What is Americano Coffee
- Types of Coffee
- What is a Latte?
- What is a Cappuccino?
- What is an Espresso?
- What is a Cortado?
- What is a Mocha?
- What is a Macchiato?
- What is a Flat White?
- What is Decaf Coffee?
- What is an Irish Coffee?
- What is an Iced Coffee?
- What is a Café au Lait?
- What is Cold Brew Coffee?
- What is Drip Coffee?
- What is Instant Coffee?
When you’re presented with an americano, you’ll be forgiven for thinking it’s just your standard, run of the mill black coffee. The brew is becoming a favourite amongst coffee connoisseurs looking for a bold, strong cup that’s not bothered by all the frills of steamed milk or froth. Keep reading to find out what an americano coffee is and how it differs from other coffee types…
What is an americano coffee?
An americano is quite simply just hot water and espresso. It’ll either be served 1/2 and 1/2 or 1/3 espresso to 2/3 water, depending on the coffee shop in question or how you’ve chosen to brew it. There is dispute about whether the espresso or the water should be added first, but in the case of the americano, espresso should always be added first as the crema mixes in and creates a more mellow, even taste. But some people may add it depending on their personal preference. Whilst most other espresso-based coffee drinks include milk, such as the cappuccino or latte, the americano stands out amongst them.
The americano finds its origins in World War II. Interestingly, American soldiers stationed in Italy didn’t care for the very strong espresso that was favoured in the country, therefore they tried to recreate their beloved drip coffee from back home by adding water to the espresso shot. The result? The americano that we know and love today.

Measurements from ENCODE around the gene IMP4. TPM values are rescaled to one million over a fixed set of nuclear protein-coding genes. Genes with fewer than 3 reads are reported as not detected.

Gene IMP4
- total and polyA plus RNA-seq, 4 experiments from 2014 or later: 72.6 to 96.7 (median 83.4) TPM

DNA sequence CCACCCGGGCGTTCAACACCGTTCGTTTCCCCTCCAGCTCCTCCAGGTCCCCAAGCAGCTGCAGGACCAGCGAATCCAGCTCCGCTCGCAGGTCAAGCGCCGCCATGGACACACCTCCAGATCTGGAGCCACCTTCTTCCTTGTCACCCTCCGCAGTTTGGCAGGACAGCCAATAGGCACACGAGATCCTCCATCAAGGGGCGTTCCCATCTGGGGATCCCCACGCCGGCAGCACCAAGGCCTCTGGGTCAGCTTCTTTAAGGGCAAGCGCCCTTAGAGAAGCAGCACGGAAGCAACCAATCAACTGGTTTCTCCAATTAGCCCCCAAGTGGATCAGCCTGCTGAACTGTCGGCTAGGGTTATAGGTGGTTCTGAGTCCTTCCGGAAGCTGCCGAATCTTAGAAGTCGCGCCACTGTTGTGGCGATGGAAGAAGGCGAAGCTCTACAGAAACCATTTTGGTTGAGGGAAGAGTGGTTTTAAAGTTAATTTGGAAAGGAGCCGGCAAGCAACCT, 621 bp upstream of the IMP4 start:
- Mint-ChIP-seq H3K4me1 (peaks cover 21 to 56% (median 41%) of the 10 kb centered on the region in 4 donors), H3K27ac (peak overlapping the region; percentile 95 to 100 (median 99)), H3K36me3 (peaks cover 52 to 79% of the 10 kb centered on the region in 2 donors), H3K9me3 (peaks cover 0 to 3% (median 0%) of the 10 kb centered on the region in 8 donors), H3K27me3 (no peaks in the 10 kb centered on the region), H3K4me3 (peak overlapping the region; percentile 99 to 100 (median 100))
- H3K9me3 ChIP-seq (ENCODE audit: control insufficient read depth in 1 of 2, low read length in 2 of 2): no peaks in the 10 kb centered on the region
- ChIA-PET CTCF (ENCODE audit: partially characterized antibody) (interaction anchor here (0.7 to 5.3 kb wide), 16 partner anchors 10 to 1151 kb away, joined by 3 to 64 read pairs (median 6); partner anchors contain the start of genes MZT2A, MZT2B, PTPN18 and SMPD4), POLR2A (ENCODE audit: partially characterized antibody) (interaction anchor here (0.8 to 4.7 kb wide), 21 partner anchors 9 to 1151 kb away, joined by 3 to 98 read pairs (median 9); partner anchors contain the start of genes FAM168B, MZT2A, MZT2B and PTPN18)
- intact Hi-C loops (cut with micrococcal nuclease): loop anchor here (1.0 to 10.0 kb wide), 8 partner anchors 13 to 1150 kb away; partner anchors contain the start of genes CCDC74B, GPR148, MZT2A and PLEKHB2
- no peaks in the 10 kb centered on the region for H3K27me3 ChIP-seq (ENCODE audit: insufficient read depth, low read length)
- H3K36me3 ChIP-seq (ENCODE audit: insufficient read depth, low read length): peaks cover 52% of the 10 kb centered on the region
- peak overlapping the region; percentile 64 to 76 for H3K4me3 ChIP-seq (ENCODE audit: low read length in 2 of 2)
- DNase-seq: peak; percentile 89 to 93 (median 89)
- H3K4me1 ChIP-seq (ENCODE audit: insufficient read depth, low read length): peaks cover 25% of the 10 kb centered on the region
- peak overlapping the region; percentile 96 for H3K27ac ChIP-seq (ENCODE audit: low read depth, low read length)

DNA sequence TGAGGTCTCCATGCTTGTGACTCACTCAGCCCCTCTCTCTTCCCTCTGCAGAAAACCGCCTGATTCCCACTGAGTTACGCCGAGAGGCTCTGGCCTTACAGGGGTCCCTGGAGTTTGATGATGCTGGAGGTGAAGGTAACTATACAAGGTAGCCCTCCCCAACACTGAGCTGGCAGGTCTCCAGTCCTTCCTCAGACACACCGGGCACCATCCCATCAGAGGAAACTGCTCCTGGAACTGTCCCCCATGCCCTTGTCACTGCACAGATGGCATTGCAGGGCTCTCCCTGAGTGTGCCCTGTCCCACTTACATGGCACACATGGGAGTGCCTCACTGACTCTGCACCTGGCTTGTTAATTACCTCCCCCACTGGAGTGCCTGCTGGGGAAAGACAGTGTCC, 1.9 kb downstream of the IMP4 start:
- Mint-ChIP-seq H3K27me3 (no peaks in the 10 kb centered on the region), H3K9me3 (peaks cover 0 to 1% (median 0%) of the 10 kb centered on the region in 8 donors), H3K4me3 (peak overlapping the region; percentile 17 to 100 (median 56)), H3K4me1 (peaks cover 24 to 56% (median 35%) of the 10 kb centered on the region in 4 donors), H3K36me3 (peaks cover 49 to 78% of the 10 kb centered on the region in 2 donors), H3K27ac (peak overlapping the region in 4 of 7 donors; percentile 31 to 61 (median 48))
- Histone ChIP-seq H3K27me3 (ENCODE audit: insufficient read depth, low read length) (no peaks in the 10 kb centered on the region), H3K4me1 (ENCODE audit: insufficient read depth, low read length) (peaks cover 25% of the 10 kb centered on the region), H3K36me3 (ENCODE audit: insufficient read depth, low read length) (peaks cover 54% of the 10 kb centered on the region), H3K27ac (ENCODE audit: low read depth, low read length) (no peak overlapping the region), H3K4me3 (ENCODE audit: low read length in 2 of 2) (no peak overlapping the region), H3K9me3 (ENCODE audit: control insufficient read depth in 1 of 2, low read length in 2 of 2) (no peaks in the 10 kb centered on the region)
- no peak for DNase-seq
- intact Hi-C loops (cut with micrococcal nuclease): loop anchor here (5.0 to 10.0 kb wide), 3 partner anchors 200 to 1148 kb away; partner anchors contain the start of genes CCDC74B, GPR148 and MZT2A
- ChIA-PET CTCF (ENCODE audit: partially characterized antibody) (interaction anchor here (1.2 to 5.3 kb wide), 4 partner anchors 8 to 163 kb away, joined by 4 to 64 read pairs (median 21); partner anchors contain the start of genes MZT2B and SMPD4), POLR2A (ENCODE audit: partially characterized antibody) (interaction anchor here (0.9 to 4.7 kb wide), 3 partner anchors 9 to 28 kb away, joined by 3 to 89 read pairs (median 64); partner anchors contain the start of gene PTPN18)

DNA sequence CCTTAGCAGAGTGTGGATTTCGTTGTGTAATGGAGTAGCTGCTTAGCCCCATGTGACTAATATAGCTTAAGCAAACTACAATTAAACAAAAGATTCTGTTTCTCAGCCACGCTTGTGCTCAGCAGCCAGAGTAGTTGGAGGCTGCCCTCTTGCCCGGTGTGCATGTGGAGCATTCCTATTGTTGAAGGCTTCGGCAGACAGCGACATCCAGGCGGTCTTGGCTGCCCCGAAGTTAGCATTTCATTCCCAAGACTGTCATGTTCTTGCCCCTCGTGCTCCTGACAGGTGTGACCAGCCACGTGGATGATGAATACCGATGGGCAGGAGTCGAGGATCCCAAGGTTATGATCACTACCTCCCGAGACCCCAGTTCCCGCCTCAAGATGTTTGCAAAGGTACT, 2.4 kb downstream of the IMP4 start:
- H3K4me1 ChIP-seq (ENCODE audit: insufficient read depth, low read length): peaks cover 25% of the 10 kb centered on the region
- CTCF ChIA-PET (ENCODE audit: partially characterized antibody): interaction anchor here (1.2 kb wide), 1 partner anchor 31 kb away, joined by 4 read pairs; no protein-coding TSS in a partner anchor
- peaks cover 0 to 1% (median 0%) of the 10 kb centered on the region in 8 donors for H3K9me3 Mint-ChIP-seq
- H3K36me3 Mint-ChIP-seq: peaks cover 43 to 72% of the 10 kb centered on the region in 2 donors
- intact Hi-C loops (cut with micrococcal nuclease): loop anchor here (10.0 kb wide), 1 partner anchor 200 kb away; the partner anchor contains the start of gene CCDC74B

The americano also used to be iced. The process of making it was the same, but cold water was used instead and ice cubes were added.
Differences between an americano coffee and drip coffee
Essentially, drip coffee is coffee that is made by filling special coffee maker with ground coffee and pouring hot water into it, allowing the water to drip through to the pot. With an americano, water is poured over the espresso but the process is much quicker and there is no 'dripping' involved.
Differences between an americano and a long black
This debate has caused many arguments over the years, with some claiming that there’s absolutely no difference. However, the long black that’s widely appreciated in New Zealand and Australia possesses a much stronger flavour than the americano. Remember the debate about adding the water or espresso first? The long black is why it makes a difference. When the espresso shot is added to the water it results in less dilution for the espresso, creating a strong coffee with a layer of crema on top.
So now you know what an americano coffee is. Why not find out all about what an espresso is, next.